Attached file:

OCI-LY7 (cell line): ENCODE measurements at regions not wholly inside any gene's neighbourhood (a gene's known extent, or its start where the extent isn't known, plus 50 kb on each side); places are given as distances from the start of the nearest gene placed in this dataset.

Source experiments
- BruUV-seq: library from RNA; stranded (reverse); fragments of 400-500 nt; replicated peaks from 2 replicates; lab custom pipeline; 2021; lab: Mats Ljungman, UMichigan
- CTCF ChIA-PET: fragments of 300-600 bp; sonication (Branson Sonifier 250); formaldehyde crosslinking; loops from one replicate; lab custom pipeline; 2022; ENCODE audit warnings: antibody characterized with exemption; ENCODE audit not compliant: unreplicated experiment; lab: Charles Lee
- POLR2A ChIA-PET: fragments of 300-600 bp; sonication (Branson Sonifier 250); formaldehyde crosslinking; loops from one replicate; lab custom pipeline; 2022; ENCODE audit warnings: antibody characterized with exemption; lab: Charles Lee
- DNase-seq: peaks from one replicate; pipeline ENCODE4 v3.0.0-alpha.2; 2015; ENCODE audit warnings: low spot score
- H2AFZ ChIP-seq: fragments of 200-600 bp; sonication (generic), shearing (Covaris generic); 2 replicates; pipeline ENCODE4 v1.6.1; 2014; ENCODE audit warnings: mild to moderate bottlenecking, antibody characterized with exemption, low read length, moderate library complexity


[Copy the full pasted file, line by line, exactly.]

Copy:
OCI-LY7 (cell line): ENCODE measurements at regions not wholly inside any gene's neighbourhood (a gene's known extent, or its start where the extent isn't known, plus 50 kb on each side); places are given as distances from the start of the nearest gene placed in this dataset.

Source experiments
- BruUV-seq: library from RNA; stranded (reverse); fragments of 400-500 nt; replicated peaks from 2 replicates; lab custom pipeline; 2021; lab: Mats Ljungman, UMichigan
- CTCF ChIA-PET: fragments of 300-600 bp; sonication (Branson Sonifier 250); formaldehyde crosslinking; loops from one replicate; lab custom pipeline; 2022; ENCODE audit warnings: antibody characterized with exemption; ENCODE audit not compliant: unreplicated experiment; lab: Charles Lee
- POLR2A ChIA-PET: fragments of 300-600 bp; sonication (Branson Sonifier 250); formaldehyde crosslinking; loops from one replicate; lab custom pipeline; 2022; ENCODE audit warnings: antibody characterized with exemption; lab: Charles Lee
- DNase-seq: peaks from one replicate; pipeline ENCODE4 v3.0.0-alpha.2; 2015; ENCODE audit warnings: low spot score
- H2AFZ ChIP-seq: fragments of 200-600 bp; sonication (generic), shearing (Covaris generic); 2 replicates; pipeline ENCODE4 v1.6.1; 2014; ENCODE audit warnings: mild to moderate bottlenecking, antibody characterized with exemption, low read length, moderate library complexity